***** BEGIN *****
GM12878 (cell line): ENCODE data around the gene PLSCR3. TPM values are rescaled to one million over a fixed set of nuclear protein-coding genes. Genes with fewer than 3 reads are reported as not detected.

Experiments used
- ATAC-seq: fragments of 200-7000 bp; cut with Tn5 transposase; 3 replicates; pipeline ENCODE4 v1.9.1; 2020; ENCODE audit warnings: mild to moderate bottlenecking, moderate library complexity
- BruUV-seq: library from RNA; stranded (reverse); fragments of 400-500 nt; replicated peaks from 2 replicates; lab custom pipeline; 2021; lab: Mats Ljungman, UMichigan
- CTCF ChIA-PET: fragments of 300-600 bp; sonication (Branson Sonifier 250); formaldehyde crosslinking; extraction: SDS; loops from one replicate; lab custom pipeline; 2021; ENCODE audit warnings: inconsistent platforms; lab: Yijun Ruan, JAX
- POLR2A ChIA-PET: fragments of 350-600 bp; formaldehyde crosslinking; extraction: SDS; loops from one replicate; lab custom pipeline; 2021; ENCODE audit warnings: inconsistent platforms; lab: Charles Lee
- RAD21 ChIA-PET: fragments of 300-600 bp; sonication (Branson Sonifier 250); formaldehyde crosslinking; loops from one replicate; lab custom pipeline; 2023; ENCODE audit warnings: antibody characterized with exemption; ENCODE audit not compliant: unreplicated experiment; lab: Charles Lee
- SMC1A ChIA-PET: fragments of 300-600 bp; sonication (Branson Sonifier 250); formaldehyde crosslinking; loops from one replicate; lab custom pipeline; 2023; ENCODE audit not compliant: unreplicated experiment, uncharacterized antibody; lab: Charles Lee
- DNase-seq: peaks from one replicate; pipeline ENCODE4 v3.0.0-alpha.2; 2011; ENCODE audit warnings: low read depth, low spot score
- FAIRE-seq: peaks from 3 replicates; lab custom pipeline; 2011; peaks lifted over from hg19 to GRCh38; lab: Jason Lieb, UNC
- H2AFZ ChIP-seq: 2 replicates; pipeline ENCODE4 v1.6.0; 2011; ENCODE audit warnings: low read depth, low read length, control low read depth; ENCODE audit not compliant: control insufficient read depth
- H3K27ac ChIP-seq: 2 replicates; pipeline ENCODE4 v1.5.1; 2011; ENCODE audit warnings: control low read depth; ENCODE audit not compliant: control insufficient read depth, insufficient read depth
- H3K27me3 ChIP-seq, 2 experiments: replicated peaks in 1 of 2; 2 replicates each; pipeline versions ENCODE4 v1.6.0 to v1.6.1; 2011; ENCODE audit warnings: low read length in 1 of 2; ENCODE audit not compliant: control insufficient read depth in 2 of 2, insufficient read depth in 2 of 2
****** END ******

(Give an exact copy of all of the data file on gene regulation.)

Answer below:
GM12878 (cell line): ENCODE data around the gene PLSCR3. TPM values are rescaled to one million over a fixed set of nuclear protein-coding genes. Genes with fewer than 3 reads are reported as not detected.

Experiments used
- ATAC-seq: fragments of 200-7000 bp; cut with Tn5 transposase; 3 replicates; pipeline ENCODE4 v1.9.1; 2020; ENCODE audit warnings: mild to moderate bottlenecking, moderate library complexity
- BruUV-seq: library from RNA; stranded (reverse); fragments of 400-500 nt; replicated peaks from 2 replicates; lab custom pipeline; 2021; lab: Mats Ljungman, UMichigan
- CTCF ChIA-PET: fragments of 300-600 bp; sonication (Branson Sonifier 250); formaldehyde crosslinking; extraction: SDS; loops from one replicate; lab custom pipeline; 2021; ENCODE audit warnings: inconsistent platforms; lab: Yijun Ruan, JAX
- POLR2A ChIA-PET: fragments of 350-600 bp; formaldehyde crosslinking; extraction: SDS; loops from one replicate; lab custom pipeline; 2021; ENCODE audit warnings: inconsistent platforms; lab: Charles Lee
- RAD21 ChIA-PET: fragments of 300-600 bp; sonication (Branson Sonifier 250); formaldehyde crosslinking; loops from one replicate; lab custom pipeline; 2023; ENCODE audit warnings: antibody characterized with exemption; ENCODE audit not compliant: unreplicated experiment; lab: Charles Lee
- SMC1A ChIA-PET: fragments of 300-600 bp; sonication (Branson Sonifier 250); formaldehyde crosslinking; loops from one replicate; lab custom pipeline; 2023; ENCODE audit not compliant: unreplicated experiment, uncharacterized antibody; lab: Charles Lee
- DNase-seq: peaks from one replicate; pipeline ENCODE4 v3.0.0-alpha.2; 2011; ENCODE audit warnings: low read depth, low spot score
- FAIRE-seq: peaks from 3 replicates; lab custom pipeline; 2011; peaks lifted over from hg19 to GRCh38; lab: Jason Lieb, UNC
- H2AFZ ChIP-seq: 2 replicates; pipeline ENCODE4 v1.6.0; 2011; ENCODE audit warnings: low read depth, low read length, control low read depth; ENCODE audit not compliant: control insufficient read depth
- H3K27ac ChIP-seq: 2 replicates; pipeline ENCODE4 v1.5.1; 2011; ENCODE audit warnings: control low read depth; ENCODE audit not compliant: control insufficient read depth, insufficient read depth
- H3K27me3 ChIP-seq, 2 experiments: replicated peaks in 1 of 2; 2 replicates each; pipeline versions ENCODE4 v1.6.0 to v1.6.1; 2011; ENCODE audit warnings: low read length in 1 of 2; ENCODE audit not compliant: control insufficient read depth in 2 of 2, insufficient read depth in 2 of 2